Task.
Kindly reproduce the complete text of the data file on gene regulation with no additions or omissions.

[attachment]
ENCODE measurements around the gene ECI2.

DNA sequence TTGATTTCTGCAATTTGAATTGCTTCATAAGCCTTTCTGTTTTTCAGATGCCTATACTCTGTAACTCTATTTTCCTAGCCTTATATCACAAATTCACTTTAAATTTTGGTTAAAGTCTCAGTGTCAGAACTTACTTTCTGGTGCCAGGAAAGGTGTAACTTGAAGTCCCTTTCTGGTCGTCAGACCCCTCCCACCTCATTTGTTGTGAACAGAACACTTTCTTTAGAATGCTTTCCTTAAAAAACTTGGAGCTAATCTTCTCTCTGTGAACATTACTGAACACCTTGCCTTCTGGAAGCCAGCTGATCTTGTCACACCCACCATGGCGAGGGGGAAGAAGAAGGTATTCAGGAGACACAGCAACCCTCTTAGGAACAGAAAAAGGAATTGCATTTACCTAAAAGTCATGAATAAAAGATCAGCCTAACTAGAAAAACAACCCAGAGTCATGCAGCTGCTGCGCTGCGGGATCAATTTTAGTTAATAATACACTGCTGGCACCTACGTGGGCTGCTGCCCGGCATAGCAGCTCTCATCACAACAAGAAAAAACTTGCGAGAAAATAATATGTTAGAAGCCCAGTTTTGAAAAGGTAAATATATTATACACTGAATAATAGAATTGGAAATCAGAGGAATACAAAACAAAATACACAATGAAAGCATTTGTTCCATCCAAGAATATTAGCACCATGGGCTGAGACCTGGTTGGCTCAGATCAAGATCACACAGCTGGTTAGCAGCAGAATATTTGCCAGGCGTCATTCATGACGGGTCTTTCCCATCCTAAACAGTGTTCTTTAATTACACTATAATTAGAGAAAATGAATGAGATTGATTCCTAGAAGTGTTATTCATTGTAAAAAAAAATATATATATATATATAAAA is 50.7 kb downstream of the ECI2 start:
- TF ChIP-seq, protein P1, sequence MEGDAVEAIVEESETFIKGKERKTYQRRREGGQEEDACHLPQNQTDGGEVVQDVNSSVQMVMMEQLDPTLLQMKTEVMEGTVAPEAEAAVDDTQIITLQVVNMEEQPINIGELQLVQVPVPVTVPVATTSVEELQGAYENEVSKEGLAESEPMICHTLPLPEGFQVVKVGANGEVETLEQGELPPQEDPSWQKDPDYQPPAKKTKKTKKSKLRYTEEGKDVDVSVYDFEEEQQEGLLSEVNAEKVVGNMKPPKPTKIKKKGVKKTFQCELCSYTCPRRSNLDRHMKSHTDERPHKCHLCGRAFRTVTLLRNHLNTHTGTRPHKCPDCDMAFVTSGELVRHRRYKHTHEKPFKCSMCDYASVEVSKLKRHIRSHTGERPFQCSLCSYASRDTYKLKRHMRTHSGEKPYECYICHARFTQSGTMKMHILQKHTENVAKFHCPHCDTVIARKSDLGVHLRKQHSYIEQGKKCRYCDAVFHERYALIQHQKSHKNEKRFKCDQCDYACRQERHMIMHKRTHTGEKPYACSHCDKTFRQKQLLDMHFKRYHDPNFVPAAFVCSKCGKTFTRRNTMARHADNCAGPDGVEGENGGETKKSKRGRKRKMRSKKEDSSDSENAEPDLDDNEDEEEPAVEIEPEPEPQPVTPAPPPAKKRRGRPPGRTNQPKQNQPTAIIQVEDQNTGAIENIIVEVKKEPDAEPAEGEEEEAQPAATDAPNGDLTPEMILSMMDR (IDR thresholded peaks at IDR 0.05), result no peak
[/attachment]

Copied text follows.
ENCODE measurements around the gene ECI2.

DNA sequence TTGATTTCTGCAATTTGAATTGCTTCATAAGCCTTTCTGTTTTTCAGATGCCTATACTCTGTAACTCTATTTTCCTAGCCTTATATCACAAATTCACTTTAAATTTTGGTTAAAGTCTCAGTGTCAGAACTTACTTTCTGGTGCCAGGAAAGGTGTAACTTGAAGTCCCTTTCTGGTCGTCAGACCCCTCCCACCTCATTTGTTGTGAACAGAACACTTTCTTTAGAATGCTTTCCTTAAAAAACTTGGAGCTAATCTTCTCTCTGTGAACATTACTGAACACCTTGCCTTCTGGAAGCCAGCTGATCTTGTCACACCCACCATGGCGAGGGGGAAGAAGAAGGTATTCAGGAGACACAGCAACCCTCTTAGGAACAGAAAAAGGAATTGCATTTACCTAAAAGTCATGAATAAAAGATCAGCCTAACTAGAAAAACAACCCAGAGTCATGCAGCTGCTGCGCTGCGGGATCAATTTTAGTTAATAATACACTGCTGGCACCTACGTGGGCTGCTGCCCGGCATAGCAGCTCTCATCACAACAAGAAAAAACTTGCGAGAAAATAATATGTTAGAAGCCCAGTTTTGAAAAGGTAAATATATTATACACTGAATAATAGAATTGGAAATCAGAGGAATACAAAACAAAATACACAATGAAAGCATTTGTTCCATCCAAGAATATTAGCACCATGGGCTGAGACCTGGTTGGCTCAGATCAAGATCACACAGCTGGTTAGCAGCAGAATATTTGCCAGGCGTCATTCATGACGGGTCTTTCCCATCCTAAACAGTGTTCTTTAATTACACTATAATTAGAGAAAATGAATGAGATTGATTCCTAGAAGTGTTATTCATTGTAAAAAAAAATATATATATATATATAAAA is 50.7 kb downstream of the ECI2 start:
- TF ChIP-seq, protein P1, sequence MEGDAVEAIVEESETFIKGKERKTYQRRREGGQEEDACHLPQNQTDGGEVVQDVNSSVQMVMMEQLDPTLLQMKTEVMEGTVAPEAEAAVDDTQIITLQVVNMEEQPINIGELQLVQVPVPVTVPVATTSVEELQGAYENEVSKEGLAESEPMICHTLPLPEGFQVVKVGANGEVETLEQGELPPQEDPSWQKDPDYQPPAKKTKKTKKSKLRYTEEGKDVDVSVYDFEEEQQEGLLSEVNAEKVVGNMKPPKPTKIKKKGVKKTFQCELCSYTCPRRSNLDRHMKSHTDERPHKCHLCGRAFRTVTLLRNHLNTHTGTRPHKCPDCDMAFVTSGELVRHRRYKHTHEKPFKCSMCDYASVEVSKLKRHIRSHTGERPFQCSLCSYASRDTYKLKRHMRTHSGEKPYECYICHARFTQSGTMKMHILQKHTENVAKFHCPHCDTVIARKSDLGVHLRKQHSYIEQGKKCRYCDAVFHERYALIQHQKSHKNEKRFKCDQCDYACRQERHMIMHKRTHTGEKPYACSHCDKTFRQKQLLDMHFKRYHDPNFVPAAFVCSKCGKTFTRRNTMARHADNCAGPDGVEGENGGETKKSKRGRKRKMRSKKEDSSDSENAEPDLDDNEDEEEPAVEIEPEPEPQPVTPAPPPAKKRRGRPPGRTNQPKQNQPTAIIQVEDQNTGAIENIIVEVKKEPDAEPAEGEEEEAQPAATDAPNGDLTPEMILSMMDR (IDR thresholded peaks at IDR 0.05), result no peak